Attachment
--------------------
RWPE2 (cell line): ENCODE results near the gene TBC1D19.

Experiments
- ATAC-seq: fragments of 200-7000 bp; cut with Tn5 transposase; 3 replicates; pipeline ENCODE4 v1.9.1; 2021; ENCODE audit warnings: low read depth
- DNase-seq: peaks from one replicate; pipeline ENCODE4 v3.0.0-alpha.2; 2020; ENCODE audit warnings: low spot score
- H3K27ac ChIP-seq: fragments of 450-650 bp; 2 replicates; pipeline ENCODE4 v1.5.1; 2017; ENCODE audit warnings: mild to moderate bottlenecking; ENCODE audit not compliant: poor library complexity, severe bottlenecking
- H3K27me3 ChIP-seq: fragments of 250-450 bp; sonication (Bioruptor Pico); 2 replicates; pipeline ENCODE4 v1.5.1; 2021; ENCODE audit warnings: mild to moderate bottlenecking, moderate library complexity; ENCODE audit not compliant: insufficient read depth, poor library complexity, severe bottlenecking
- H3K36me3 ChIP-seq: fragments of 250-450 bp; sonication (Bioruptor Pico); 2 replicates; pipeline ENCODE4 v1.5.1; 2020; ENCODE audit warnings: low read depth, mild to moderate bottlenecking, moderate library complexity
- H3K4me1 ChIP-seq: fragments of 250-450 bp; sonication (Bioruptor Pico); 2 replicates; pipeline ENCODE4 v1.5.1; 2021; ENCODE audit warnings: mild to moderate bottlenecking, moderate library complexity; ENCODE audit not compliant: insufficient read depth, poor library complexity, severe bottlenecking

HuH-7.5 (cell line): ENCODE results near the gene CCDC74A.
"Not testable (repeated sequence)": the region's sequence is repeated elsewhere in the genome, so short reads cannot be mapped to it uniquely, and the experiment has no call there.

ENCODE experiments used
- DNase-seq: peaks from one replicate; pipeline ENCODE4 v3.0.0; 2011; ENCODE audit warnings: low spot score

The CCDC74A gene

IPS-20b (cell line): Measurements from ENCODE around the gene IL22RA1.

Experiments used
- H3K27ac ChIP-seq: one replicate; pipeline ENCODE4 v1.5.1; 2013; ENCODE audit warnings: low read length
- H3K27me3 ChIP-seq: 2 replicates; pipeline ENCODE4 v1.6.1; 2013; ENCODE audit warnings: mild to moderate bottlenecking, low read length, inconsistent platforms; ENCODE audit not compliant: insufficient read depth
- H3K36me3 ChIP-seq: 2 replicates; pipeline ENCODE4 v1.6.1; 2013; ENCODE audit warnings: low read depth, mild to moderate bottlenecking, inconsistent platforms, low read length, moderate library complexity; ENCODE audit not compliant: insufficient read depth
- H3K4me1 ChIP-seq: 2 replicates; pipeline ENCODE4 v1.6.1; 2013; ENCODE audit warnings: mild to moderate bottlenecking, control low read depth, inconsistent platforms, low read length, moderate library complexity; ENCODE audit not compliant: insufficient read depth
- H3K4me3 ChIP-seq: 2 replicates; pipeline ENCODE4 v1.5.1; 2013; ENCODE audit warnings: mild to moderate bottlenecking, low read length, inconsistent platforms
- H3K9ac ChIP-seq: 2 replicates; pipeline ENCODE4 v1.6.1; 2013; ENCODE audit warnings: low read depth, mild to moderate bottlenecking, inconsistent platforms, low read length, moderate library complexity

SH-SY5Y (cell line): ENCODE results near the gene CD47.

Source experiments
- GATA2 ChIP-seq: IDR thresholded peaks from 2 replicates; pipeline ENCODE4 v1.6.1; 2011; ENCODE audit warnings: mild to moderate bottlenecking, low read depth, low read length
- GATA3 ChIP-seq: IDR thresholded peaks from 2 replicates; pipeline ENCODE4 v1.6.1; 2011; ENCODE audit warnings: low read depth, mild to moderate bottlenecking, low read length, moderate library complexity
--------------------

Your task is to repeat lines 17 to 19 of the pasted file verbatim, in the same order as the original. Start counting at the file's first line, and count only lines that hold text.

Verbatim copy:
- H3K27me3 ChIP-seq: 2 replicates; pipeline ENCODE4 v1.6.1; 2013; ENCODE audit warnings: mild to moderate bottlenecking, low read length, inconsistent platforms; ENCODE audit not compliant: insufficient read depth
- H3K36me3 ChIP-seq: 2 replicates; pipeline ENCODE4 v1.6.1; 2013; ENCODE audit warnings: low read depth, mild to moderate bottlenecking, inconsistent platforms, low read length, moderate library complexity; ENCODE audit not compliant: insufficient read depth
- H3K4me1 ChIP-seq: 2 replicates; pipeline ENCODE4 v1.6.1; 2013; ENCODE audit warnings: mild to moderate bottlenecking, control low read depth, inconsistent platforms, low read length, moderate library complexity; ENCODE audit not compliant: insufficient read depth